Calvin College Chimes

Intramural programs offer chance for inclusiveness

More+than+28+percent+of+Calvin%E2%80%99s+students+body+participated+in+two+to+three+leagues+each+this+year.+At+the+national+level%2C+intramural+programming+tends+to+be+a+male-dominated+culture.+Photo+courtesy+calvin.edu.
More than 28 percent of Calvin’s students body participated in two to three leagues each this year. At the national level, intramural programming tends to be a male-dominated culture. Photo courtesy calvin.edu.

More than 28 percent of Calvin’s students body participated in two to three leagues each this year. At the national level, intramural programming tends to be a male-dominated culture. Photo courtesy calvin.edu.

More than 28 percent of Calvin’s students body participated in two to three leagues each this year. At the national level, intramural programming tends to be a male-dominated culture. Photo courtesy calvin.edu.

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Updated: 3/29/18, 7:07 a.m.

Calvin has one of the largest intramural programs for colleges of similar size. In an academic year as many as 4,000 names are put on rosters. More than 28 percent of Calvin’s students body participated in two to three leagues each this year. The number of estimated participants for last year is 3161 students.

While many campuses have gone to the overarching name of campus recreation, Calvin has retained the name intramural. But at Calvin, intramurals is one of the areas within the larger program of campus recreation. Ryan Rooks, the campus recreation coordinator, talked about how this has developed since he first took the job:

“A percentage of my job for the last thirteen years within the kinesiology department has been to direct the intramural program. So as I expanded programs to include group fitness, outdoor recreation and climbing, that’s when we transitioned to the title of campus recreation.”

For an activity at Calvin to be an intramural it has to be athletic in nature. Volleyball, basketball and soccer are wildly popular. According to Rooks, a couple hundred students are in each of those sports from the time they show up on campus in September to the last tournament that takes place the week before exams in the spring.

Throughout the fall and during interim the program includes one-day tournaments for students who don’t want to commit to leagues, but want an opportunity to play. These opportunities include activities like table tennis, innertube water polo, dodgeball, ultimate frisbee, spike ball, yard games and three-on-threes. These activities often don’t generate enough interest for a league, but they make for popular tournaments.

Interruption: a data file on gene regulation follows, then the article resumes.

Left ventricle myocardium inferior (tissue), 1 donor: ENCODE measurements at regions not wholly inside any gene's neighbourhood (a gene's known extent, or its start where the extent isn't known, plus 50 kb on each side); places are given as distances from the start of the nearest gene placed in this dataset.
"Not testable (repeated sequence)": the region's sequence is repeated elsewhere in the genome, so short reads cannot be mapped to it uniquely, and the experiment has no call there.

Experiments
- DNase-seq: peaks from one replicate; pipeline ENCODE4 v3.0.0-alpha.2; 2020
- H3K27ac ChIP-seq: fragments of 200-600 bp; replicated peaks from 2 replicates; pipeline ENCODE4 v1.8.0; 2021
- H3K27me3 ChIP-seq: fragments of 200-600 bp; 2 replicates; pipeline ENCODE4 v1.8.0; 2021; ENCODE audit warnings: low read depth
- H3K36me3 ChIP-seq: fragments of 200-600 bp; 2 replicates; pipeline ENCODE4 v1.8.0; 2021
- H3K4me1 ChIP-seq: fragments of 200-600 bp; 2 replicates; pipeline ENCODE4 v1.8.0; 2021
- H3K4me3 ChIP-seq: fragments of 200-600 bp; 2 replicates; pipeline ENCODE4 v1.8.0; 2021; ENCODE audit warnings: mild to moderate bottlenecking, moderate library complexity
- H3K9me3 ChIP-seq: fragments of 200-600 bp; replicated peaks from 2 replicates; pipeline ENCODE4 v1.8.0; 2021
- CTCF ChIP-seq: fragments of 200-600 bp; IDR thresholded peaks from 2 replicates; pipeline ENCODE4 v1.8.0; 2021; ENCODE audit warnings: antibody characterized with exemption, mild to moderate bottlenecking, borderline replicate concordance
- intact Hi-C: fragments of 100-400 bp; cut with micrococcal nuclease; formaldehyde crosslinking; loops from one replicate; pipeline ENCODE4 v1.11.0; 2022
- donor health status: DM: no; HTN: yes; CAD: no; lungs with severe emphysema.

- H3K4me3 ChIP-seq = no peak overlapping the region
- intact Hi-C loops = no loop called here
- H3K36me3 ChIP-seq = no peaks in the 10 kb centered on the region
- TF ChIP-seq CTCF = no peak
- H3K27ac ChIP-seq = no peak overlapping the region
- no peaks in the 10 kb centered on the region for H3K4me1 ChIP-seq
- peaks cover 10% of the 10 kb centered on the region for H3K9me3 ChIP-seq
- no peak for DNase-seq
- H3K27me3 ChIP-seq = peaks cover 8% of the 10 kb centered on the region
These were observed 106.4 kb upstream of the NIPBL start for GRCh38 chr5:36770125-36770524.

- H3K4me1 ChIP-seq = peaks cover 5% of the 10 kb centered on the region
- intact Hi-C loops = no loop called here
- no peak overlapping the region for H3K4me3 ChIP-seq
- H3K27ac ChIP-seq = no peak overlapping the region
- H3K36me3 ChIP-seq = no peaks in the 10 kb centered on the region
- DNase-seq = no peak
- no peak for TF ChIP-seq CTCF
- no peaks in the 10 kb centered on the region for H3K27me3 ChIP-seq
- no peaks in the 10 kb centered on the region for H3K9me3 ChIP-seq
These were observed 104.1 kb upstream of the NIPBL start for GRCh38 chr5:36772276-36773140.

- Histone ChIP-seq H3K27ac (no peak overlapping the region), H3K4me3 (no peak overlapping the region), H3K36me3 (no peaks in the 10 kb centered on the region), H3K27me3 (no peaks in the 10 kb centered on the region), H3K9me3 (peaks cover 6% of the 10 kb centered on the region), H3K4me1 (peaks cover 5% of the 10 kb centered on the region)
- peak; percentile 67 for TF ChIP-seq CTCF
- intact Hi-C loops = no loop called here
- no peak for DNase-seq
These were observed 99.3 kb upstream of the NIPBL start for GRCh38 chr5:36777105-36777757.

The leagues that make up the majority of intramurals are built with team captains. Captains often work on their floors, houses or within their own social media circles to put together a team. Rooks described how it’s a great way for RAs to build floor community and have a good point of contact with their residents.

According to Rooks, teams that are made within floors are often the most inclusive, because they play more for fun and the sense of community that out of competition. Inclusiveness is something Calvin’s intramurals have excelled in. Rooks spoke to how Calvin does well in female participation in all recreation programs.

At the national level, intramural programming tends to be a male-dominated culture. Rooks said that at many colleges and universities, up to eighty-five percent of participants in traditional athletic intramurals are males.

“My goal at Calvin,” said Rooks, “is to make intramurals an inclusive place where we can have higher levels of female participation than the national average.”

To help direct the program, Rooks has two student assistant directors. Juniors Maggie LaLonde and Nathan Zuidema are the student assistants this year.

Zuidema has greatly appreciated the community that evolves from being involved in intramurals. They allowed him, as a first-year student, to meet older students that he never would have met otherwise. He went on to say that leagues are a chance to take a break from stress and be involved in Calvin’s community.

According to LaLonde, the responsibilities of a student assistant are extensive. They work with Rooks to make decisions on what sports to offer, scheduling, equipment and gym locations. They go through the sign-ups, make the leagues and communicate with the team captains. Another task they work on is staff scheduling and helping them with any problems that might arise.

Zuidema explained that in doing this work they communicate with Spoelhof Fieldhouse director Justin Tebrake to confirm scheduling and avoid conflicts with court times and other events. They also promote involvement in the league through posters, social media and Cokes and Clubs.

With the exception of when the fieldhouse was under construction in 2007 and 2008, all intramural activities have been hosted on campus. This makes getting involved in the program much more accessible for students.

“When we’ve tried [off-campus sites] in the past, we’ve been amazed by the number of forfeits,” recalled Rooks. “When we run all our intramural programing in local spaces on campus, we have almost no issues with team forfeits.”

Rooks explained that the quality of leagues has everything to do with teams not forfeiting, so campus recreation has made it their goal to be as barrier-free as possible within the program.

LaLonde believes intramurals are valuable for college life:

“Intramurals are an important way for students to come let out some energy, hang out with friends they might not get to see during the day and make new friends a few nights a week. It’s a way for people to forget about school for an hour and just play.”

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